I must simply begin, and then I must continue with consistency and perseverance. Like the dust dwelling in my house, no progress can be made if I don’t begin to clean it. And no house will remain clean without a human (or a Roomba—though it has its limits) who consistently cleans it.
I lay on the couch like a mannequin. Perfectionism paralyzes my body, keeping me from walking across the room and meeting my enemy. I know what will happen. I’ll feel defeated before I try to fight. I must avoid it then, and play dead.
This enemy lives on the baseboards, the windowsills, the shelves, or on any physical object that hasn’t been moved in a while. If I see the first particle, I will want every minuscule bit gone—forever! I dip my washcloth and scrub and wipe. My white rag turns charcoal before I finish the target area. I doubt my ability to finish. I blame myself and call myself names. I vow to never let the enemy come back—to invade the space with my toxic chemicals before it does. But I know perfectionism will paralyze me again. It always does. Meanwhile, my enemy grows and multiplies.
I procrastinate more things than the killing and disposing of dust. Recently, I’ve procrastinated learning a new language.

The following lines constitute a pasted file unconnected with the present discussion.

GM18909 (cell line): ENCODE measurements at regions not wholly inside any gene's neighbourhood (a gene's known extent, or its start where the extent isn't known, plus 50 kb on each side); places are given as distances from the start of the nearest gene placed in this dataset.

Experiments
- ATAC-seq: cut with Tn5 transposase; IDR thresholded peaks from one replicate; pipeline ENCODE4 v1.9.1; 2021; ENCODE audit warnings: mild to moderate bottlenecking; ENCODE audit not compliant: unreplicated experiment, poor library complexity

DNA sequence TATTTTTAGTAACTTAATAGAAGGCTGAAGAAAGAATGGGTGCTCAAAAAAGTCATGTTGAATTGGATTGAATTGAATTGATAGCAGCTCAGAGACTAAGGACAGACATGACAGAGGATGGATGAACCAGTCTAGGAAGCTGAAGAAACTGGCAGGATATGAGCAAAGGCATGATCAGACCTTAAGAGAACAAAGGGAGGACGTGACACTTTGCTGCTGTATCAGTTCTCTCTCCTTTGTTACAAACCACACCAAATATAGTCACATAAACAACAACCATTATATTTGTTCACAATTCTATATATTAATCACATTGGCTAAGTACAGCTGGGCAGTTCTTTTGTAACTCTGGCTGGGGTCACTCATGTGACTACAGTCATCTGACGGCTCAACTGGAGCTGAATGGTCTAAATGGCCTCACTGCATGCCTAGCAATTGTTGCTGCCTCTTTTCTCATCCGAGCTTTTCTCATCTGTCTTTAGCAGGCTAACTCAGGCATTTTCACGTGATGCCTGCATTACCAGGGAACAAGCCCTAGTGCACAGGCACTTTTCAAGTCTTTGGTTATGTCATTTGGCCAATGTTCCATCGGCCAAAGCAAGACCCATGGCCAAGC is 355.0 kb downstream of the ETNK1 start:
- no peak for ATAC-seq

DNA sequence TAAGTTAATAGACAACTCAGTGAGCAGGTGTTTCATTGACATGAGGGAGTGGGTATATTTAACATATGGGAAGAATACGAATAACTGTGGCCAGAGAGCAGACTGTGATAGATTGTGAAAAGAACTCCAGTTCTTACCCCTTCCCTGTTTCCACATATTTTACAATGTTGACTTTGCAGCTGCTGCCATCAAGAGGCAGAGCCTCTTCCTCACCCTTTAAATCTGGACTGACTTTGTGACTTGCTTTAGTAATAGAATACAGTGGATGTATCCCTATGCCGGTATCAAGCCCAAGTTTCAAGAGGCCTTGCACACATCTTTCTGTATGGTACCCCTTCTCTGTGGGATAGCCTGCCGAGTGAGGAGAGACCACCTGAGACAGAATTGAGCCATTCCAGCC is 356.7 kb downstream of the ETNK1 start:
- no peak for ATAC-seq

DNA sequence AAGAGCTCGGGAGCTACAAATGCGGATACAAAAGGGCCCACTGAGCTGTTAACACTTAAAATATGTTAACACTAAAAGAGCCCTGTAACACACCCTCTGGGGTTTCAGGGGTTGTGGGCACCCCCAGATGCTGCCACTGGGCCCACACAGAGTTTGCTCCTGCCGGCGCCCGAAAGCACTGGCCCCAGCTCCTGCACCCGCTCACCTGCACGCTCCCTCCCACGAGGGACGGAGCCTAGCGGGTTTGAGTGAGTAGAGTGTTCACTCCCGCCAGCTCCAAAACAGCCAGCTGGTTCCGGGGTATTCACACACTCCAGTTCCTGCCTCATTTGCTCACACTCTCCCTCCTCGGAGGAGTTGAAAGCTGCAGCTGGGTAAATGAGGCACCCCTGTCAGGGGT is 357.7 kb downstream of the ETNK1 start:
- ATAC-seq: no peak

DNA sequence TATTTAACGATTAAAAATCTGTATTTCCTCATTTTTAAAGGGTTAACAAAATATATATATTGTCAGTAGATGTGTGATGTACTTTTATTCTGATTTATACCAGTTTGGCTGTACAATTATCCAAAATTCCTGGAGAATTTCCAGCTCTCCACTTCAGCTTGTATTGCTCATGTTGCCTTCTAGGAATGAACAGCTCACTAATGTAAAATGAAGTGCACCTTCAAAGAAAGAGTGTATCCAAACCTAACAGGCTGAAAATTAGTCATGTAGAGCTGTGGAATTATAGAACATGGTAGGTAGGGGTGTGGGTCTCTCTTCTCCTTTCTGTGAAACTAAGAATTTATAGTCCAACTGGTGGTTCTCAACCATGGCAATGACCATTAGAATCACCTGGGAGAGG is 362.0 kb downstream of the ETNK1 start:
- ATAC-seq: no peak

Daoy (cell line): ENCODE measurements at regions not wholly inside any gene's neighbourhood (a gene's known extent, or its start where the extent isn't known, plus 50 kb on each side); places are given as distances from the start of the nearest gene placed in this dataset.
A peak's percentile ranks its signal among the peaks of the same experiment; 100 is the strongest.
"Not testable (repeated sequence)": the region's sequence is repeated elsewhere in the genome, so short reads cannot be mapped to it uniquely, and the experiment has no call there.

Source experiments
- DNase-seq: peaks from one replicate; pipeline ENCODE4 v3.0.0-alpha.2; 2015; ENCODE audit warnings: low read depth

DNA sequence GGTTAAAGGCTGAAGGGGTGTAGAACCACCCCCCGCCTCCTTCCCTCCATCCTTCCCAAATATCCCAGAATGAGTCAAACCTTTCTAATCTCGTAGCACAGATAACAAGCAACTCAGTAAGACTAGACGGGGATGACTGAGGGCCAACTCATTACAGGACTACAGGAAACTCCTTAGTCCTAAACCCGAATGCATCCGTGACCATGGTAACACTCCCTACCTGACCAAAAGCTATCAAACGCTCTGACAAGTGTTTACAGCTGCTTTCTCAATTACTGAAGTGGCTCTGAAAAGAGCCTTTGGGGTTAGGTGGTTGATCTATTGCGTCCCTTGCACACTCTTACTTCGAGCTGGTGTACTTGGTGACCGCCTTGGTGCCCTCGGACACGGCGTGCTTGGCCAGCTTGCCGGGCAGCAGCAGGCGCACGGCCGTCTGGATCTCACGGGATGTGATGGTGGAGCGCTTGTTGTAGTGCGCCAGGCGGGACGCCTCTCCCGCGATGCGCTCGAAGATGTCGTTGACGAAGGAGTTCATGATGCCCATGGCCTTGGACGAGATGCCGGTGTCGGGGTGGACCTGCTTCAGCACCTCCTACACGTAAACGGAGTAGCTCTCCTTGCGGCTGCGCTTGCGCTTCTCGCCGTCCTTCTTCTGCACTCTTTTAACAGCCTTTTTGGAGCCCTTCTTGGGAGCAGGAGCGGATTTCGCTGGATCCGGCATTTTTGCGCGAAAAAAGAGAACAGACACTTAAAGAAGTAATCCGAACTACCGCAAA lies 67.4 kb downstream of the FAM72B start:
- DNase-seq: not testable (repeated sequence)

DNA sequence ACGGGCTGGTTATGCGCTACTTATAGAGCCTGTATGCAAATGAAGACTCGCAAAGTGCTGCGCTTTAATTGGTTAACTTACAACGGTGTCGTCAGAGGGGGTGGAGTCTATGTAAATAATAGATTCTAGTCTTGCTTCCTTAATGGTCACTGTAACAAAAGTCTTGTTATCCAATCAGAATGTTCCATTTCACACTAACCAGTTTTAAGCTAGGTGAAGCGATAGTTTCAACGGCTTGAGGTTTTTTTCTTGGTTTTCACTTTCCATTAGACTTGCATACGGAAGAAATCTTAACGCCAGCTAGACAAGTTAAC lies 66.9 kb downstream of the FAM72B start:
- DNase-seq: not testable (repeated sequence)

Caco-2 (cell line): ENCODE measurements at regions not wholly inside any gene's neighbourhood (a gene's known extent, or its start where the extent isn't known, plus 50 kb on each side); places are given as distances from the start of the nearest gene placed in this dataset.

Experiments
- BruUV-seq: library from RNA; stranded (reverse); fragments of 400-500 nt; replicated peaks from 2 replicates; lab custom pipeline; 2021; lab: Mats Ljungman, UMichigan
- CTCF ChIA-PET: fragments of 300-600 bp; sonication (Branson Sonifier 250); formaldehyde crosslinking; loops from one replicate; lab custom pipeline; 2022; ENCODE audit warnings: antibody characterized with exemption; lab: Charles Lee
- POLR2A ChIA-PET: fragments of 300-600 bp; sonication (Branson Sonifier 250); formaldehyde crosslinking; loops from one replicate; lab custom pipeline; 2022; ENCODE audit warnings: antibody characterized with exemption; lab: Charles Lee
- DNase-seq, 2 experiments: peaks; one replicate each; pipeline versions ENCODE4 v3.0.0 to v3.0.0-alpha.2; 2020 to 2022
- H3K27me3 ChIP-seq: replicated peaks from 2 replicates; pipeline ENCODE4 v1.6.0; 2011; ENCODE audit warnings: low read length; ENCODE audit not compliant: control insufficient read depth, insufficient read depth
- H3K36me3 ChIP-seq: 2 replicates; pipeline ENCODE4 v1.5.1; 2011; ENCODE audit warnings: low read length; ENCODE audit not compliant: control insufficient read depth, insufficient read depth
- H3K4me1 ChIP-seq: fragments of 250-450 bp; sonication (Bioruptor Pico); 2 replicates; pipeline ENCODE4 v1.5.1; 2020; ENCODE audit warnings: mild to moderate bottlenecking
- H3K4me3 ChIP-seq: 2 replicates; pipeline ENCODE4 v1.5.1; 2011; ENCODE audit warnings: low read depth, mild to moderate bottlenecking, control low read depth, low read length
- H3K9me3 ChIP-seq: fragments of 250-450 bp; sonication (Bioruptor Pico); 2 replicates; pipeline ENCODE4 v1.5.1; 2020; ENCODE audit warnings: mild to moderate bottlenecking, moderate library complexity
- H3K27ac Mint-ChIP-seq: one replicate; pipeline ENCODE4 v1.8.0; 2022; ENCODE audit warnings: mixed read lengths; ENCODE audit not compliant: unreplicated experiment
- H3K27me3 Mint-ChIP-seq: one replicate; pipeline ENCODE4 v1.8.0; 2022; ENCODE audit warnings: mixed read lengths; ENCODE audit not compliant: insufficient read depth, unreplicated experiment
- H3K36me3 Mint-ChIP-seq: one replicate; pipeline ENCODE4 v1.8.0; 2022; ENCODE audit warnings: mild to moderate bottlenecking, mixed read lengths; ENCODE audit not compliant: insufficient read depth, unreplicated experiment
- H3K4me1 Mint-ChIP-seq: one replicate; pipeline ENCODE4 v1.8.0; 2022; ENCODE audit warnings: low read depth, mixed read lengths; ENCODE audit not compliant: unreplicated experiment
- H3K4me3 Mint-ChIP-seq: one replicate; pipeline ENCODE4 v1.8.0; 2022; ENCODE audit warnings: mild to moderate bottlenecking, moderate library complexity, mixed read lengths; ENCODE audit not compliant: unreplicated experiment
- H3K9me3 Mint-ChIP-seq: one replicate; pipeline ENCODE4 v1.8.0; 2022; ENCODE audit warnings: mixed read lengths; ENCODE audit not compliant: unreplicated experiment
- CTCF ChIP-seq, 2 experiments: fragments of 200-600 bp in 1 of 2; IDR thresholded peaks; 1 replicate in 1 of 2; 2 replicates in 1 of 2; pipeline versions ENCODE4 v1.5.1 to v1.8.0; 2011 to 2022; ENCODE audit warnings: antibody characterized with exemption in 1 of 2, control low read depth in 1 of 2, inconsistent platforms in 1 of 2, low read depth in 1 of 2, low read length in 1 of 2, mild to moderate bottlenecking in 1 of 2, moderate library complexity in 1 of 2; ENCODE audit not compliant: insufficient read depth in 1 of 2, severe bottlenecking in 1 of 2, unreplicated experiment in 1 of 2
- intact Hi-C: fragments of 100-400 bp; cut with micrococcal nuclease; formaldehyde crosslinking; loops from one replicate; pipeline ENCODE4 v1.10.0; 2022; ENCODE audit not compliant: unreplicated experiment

I don’t need to know it this very minute, but I will later on. I have more excuses though—similar to how I excuse myself from the necessary cleaning. Once I begin, my weakness will most definitely show.
I’m scared. I know thirty years old is not the prime time to learn a foreign language. I know my thick, southern accent will be difficult to hide. I know my tutor will need to correct me, and I’ll be embarrassed. I know my memory will fail me, and I’ll feel stupid.
I fear others will catch on more quickly than I will—like my children or my husband. I fear it impossible for me to ever become fluent. This language becomes the new enemy. Anything that threatens my ability to be perfect does.
I want to be a natural—someone who catches on quickly. I want to sound like the natives and understand them too. But I must know it will take work! I must not let my perfectionism paralyze me, making me procrastinate day after day.